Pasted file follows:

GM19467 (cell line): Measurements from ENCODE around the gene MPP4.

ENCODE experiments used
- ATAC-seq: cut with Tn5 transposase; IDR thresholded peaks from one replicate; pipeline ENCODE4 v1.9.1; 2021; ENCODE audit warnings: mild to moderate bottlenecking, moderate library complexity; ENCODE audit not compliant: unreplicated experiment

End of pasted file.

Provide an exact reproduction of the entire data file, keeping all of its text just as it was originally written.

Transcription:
GM19467 (cell line): Measurements from ENCODE around the gene MPP4.

ENCODE experiments used
- ATAC-seq: cut with Tn5 transposase; IDR thresholded peaks from one replicate; pipeline ENCODE4 v1.9.1; 2021; ENCODE audit warnings: mild to moderate bottlenecking, moderate library complexity; ENCODE audit not compliant: unreplicated experiment